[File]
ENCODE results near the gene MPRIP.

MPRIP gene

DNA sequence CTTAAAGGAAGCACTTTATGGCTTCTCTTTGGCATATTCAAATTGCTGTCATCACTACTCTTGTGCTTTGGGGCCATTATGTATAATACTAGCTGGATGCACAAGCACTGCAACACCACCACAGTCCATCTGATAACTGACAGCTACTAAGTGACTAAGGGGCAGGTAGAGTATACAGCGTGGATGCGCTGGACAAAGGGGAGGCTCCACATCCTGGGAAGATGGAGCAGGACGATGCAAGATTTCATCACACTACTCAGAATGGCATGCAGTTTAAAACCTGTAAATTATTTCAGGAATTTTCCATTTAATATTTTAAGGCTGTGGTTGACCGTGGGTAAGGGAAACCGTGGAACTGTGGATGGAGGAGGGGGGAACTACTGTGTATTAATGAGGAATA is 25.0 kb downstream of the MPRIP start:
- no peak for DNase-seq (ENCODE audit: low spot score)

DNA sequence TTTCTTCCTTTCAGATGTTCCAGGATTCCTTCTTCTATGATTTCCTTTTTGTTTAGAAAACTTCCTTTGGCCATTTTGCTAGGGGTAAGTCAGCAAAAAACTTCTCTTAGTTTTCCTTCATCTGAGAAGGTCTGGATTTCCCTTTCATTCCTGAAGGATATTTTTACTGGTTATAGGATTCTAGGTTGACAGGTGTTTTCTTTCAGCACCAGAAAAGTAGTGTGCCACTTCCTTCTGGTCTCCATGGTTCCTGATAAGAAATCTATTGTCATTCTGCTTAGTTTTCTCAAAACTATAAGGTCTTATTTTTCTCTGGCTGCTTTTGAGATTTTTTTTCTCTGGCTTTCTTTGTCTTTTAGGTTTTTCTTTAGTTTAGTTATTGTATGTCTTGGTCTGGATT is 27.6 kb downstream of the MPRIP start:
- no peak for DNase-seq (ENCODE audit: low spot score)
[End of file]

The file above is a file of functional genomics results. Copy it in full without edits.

ENCODE results near the gene MPRIP.

MPRIP gene

DNA sequence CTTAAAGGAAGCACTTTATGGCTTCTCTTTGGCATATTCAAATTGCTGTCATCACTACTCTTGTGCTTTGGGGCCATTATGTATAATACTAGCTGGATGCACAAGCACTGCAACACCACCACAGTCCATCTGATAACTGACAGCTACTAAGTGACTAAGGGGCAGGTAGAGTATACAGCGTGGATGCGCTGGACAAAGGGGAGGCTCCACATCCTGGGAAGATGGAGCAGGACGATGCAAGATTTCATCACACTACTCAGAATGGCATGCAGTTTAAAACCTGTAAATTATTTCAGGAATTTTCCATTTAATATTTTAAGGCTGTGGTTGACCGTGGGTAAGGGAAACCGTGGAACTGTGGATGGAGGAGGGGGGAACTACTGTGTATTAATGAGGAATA is 25.0 kb downstream of the MPRIP start:
- no peak for DNase-seq (ENCODE audit: low spot score)

DNA sequence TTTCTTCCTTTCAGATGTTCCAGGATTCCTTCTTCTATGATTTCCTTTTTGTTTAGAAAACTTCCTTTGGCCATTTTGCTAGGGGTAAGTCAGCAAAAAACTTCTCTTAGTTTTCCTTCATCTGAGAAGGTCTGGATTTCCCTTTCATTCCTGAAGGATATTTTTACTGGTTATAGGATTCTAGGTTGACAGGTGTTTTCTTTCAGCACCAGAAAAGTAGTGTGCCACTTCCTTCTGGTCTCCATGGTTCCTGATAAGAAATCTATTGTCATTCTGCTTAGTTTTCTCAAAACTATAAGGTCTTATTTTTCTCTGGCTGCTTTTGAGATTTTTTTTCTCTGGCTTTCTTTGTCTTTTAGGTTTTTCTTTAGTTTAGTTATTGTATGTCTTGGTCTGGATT is 27.6 kb downstream of the MPRIP start:
- no peak for DNase-seq (ENCODE audit: low spot score)